I found little need for the additional adjustment flexiobilities a rail camera has over a flat bed.  Most of my wilderness shots were sweeping landscapes; and any perspective corrections I required were fully facilitated by the flatbed.  But if you are into close ups and hyper angle stuff you may need the greater lattitude a rail offers.  Filter availabilty of your chosen work horse may also affect your descision, as to which camera body type you bring along.

Ed

4:21 a.m. on February 22, 2012 (EST)
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Why do you shudder, Pathloser?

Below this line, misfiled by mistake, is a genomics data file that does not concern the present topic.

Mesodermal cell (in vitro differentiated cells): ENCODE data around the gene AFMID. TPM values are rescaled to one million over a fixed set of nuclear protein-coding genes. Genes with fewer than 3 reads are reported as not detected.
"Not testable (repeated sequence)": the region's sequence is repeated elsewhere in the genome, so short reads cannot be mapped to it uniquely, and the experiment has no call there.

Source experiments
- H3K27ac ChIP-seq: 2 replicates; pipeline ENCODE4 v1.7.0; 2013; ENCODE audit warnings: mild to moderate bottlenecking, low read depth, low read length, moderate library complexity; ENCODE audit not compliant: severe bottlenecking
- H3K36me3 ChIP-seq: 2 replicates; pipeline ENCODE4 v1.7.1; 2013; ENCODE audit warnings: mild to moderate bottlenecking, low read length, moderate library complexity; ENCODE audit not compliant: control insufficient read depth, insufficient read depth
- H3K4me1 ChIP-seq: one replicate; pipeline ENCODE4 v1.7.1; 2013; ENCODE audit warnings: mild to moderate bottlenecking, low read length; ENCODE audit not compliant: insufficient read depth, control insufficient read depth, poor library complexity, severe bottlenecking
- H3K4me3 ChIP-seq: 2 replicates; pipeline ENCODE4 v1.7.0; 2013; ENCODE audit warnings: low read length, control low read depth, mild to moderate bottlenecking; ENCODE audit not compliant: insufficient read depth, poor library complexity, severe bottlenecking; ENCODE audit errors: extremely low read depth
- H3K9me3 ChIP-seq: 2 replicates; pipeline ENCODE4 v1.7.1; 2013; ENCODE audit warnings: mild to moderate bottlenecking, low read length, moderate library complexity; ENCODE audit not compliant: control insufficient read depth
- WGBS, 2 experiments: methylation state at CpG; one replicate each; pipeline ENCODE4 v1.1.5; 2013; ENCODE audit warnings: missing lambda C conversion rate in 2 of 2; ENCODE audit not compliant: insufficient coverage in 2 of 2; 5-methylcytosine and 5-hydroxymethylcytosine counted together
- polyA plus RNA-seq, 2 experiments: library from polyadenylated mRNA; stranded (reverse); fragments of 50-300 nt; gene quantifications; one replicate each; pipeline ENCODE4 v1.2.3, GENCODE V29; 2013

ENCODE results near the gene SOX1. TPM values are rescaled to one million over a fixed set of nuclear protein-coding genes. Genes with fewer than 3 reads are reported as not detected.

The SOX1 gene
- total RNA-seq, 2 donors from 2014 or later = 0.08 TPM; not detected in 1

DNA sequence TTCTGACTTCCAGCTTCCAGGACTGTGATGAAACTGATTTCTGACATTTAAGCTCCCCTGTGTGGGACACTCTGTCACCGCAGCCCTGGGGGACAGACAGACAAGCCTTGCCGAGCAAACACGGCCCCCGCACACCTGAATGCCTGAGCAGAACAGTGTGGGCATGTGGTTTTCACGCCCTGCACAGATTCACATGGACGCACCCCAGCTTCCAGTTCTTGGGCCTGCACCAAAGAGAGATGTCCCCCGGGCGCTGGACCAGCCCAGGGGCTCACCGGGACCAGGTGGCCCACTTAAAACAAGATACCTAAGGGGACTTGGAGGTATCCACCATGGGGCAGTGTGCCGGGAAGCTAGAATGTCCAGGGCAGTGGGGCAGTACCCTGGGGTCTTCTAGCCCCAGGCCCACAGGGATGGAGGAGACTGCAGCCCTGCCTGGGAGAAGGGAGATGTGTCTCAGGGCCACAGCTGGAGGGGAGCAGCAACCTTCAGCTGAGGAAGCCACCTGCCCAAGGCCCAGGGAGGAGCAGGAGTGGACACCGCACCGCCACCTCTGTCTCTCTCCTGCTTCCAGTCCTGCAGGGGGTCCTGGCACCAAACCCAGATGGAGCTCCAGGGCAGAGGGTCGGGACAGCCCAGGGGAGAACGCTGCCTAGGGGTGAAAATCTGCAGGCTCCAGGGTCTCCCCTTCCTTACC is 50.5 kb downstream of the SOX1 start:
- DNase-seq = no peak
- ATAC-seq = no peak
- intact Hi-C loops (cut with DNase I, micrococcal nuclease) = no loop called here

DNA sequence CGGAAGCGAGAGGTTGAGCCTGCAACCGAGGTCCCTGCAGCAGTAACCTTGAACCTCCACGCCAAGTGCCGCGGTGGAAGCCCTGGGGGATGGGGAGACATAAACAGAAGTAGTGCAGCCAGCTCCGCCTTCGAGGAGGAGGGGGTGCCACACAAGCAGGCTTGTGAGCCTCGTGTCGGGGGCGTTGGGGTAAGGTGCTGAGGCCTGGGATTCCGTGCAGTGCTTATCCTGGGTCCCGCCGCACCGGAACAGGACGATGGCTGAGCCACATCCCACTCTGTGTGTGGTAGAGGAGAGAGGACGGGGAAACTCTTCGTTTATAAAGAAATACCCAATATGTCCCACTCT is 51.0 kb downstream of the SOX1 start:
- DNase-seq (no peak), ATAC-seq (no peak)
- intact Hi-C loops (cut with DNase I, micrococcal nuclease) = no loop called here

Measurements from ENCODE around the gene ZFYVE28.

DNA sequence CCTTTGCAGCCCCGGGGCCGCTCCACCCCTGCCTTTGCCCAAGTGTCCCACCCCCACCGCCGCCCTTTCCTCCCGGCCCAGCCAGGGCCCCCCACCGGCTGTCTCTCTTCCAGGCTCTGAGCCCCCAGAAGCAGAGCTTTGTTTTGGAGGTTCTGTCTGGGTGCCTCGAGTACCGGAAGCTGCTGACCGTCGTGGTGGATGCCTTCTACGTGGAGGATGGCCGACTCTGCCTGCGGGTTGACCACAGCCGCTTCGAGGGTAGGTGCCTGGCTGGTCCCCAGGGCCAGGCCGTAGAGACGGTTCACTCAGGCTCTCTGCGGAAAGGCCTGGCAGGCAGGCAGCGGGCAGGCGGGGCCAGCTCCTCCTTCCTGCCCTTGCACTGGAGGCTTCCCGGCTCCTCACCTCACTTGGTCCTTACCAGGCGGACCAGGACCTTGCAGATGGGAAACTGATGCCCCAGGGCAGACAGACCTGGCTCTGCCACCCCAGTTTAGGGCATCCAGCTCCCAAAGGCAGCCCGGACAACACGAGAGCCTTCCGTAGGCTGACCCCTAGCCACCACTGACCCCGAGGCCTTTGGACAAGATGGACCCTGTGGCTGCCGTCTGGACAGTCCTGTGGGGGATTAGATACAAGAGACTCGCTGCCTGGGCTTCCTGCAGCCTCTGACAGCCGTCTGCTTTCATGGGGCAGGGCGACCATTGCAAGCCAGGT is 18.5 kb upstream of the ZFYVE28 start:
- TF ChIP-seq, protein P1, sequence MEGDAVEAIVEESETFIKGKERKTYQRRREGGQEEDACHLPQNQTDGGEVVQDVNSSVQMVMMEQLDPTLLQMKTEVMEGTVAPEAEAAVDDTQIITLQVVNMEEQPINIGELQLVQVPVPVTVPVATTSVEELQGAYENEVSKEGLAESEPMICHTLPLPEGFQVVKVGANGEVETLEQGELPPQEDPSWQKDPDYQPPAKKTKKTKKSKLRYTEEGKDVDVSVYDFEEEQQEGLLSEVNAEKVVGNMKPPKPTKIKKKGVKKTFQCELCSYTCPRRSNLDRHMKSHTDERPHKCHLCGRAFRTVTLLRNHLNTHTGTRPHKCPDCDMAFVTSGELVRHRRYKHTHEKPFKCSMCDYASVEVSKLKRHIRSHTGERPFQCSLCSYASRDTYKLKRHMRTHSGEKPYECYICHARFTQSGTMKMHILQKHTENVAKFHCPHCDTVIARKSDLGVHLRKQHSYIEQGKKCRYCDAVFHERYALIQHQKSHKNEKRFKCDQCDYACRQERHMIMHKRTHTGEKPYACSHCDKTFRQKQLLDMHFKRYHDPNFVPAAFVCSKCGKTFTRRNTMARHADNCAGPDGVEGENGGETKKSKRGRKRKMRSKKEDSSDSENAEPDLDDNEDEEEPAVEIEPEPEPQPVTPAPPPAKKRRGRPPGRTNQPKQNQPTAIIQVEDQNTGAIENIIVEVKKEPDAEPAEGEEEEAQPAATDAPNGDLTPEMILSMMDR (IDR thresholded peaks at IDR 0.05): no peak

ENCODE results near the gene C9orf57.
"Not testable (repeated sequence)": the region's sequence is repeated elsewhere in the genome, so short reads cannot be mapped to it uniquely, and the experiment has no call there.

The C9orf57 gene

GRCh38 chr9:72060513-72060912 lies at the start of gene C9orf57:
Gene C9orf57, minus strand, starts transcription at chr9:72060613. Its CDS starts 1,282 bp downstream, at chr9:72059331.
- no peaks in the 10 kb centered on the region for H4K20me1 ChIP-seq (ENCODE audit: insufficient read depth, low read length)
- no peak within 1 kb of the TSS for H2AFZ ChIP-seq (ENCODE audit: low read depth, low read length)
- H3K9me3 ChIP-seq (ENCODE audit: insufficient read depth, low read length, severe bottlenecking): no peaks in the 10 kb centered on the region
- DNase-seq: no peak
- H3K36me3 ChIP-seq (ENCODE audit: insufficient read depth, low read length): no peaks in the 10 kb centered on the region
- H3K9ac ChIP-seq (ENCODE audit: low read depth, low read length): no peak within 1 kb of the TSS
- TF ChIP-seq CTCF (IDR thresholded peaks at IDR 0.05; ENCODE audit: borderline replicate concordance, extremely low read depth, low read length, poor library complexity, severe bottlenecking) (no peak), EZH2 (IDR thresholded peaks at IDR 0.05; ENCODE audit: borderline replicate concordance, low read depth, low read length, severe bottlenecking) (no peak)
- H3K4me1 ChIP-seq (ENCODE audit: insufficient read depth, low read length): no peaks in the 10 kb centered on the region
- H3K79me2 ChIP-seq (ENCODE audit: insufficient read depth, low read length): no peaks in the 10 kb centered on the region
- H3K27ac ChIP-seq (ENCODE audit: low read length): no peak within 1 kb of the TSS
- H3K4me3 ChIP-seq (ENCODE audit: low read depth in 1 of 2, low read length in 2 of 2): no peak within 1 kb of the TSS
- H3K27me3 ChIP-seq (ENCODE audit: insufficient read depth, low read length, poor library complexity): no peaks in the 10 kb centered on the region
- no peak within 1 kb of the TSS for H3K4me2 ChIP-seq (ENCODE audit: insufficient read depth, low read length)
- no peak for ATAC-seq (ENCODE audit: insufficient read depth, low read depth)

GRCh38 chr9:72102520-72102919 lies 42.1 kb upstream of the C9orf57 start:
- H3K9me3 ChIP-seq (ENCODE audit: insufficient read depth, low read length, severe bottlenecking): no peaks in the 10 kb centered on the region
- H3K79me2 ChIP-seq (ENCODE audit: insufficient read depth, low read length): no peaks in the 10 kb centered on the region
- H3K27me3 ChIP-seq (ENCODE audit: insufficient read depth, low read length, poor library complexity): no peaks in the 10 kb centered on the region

At the thought of using a bag, not a pop up tent, which I have now. Even so, I have spent many an hour trying to spool film with my arms inside the changing tent, sweat ruining everything, so I would hate to have to use a bag in hot weather. The fact that the fabric falls over your hands and gear is another issue (you could make a cardboard box to fit inside a bag?).

There are other, more elaborate and expensive, changing tents out there but the Calumet one does the job, I find.

Hey, Rick: I think it looks like a great 'foot tent', for people who hate getting their feet wet or if your friends tell you your feet stink.